Monday, July 11, 2011

Reading what the students read: Diary of a Wimpy Kid

Today on my segment about what my students are reading, I am featuring the first book in the bestselling series Diary of a Wimpy Kid by Jeff Kinney.
Book checkouts: 12
Series checkouts: 48, with books 2-4 unreturned at the end of the school year *unhappy librarian grumblings*
Typical reader: Elementary students, grades 3-5, as well as some 6th and 7th grade students

Synopsis: Greg Heffley records his experiences with words and pictures in his diary (excuse me, "journal") as he tries to survive sixth grade.

My Goodreads rating: 4 stars

Here's another amazingly popular series that my students just can't give up.  Unfortunately, I mean that a bit literally, since the school year ended with only the first and fifth books on the shelf.  They're all checked out to people, so at least I know who to get after for the books, but they're overdue.  These are three books that are Follett Publishing-bound (hardcover of sorts) with spine labels, barcodes, and the whole nine yards; it's not like they can hide the library book status.  Blah!  *end librarian rant*

Anyway.  This series is a leader in the juvenile fiction trend of diary-style novels.  The books have stylized writing to look like a kid's print, and are full of little illustrations.  A book like Diary of a Wimpy Kid is a quick read for a typical reader, and attractive to reluctant ones.  When I don't have much time but want to read, I enjoy manga and graphic novels.  I can certainly understand the appeal of this format.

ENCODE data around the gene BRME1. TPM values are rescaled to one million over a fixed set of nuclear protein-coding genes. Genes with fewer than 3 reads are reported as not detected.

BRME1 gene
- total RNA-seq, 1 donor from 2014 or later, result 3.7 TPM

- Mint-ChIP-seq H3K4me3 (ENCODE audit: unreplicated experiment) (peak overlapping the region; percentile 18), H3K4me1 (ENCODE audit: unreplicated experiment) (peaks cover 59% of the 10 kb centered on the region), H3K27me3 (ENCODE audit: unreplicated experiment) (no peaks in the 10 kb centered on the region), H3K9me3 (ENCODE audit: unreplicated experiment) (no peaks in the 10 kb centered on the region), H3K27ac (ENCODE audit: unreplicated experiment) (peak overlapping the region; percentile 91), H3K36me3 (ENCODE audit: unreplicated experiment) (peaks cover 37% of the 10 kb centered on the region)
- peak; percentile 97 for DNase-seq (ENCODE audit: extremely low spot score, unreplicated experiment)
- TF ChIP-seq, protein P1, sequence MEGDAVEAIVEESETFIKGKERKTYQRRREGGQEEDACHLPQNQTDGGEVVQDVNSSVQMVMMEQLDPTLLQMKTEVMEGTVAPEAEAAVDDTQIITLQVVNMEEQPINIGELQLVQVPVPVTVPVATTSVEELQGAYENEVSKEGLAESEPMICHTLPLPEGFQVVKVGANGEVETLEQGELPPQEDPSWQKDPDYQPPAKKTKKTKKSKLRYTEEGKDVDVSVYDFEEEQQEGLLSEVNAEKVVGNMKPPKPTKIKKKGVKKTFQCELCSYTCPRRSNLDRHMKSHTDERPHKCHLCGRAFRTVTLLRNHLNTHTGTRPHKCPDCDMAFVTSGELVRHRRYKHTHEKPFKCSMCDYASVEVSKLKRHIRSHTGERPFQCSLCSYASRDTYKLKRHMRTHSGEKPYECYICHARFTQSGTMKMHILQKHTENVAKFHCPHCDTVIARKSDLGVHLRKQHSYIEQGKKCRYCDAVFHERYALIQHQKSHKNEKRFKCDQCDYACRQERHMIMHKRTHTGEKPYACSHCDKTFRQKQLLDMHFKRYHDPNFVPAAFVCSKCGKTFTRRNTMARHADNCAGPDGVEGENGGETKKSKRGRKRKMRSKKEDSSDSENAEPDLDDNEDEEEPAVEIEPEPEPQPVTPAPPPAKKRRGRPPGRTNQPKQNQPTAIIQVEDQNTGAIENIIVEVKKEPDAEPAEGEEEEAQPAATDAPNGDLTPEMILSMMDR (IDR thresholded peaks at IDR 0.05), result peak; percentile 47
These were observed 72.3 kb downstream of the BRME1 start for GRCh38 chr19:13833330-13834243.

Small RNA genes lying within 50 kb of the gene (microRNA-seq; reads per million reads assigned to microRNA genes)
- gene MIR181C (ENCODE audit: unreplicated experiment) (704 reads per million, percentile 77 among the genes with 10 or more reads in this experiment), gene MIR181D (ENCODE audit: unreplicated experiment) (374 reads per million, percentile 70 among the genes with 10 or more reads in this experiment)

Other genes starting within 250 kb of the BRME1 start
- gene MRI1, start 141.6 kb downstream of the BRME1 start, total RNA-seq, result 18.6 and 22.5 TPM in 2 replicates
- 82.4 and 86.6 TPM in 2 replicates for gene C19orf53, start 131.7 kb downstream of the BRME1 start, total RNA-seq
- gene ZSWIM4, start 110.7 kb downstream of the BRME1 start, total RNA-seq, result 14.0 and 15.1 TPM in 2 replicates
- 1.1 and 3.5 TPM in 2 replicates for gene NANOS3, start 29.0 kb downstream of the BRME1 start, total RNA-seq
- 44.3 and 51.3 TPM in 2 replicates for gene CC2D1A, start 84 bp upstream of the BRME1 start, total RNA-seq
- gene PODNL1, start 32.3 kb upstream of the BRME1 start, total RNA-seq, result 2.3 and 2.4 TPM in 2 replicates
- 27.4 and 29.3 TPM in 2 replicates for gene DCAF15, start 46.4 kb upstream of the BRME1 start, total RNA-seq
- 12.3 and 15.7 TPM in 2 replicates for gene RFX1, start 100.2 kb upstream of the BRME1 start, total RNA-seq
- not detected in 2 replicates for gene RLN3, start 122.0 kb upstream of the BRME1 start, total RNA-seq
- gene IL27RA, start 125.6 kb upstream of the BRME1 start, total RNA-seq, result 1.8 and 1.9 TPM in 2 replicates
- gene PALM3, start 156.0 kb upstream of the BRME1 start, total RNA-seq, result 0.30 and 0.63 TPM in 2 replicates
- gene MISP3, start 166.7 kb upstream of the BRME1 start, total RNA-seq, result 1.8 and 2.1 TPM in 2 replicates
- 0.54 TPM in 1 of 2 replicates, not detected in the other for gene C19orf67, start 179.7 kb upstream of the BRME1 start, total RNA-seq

This series can also be a parent-pleaser.  There's no foul language, gore or sexual content, hardly any violence, and positive parental role models.  It's aimed at upper elementary to middle school students, but there's nothing objectionable if a child in a lower grade wants to read it.  Maybe a discerning parent won't like the potential for imitative behavior, but along with the little pranks and not always making the right choices, the protagonist does often try to do what's right.

Illustrated tribulation!
What do I think of this book?  Well, I think I shouldn't go straight from a hard-hitting, exciting page-turner of a zombie/dystopian YA novel to a humorous spice-of-life book for kids.  Then again, I might just have a sense of humor that needs a tuneup.  Don't get me wrong: there's nothing wrong with this book!  It is written in an excellent voice, perfect for both making a believable protagonist and reeling in the readers who can relate to him.  The illustrations are amusing and make great accompaniments to the story.  The trials and tribulations Greg goes through are ones the intended audience share as well, and older readers can look back and either smile or cringe as they recall their own middle school experiences.  (Except me.  I was a bookish wallflower who probably missed half of what went on with my peers at that age.  Which might be why I feel like I'm missing something with this book.)

Fun fact: This series was originally published on the web at

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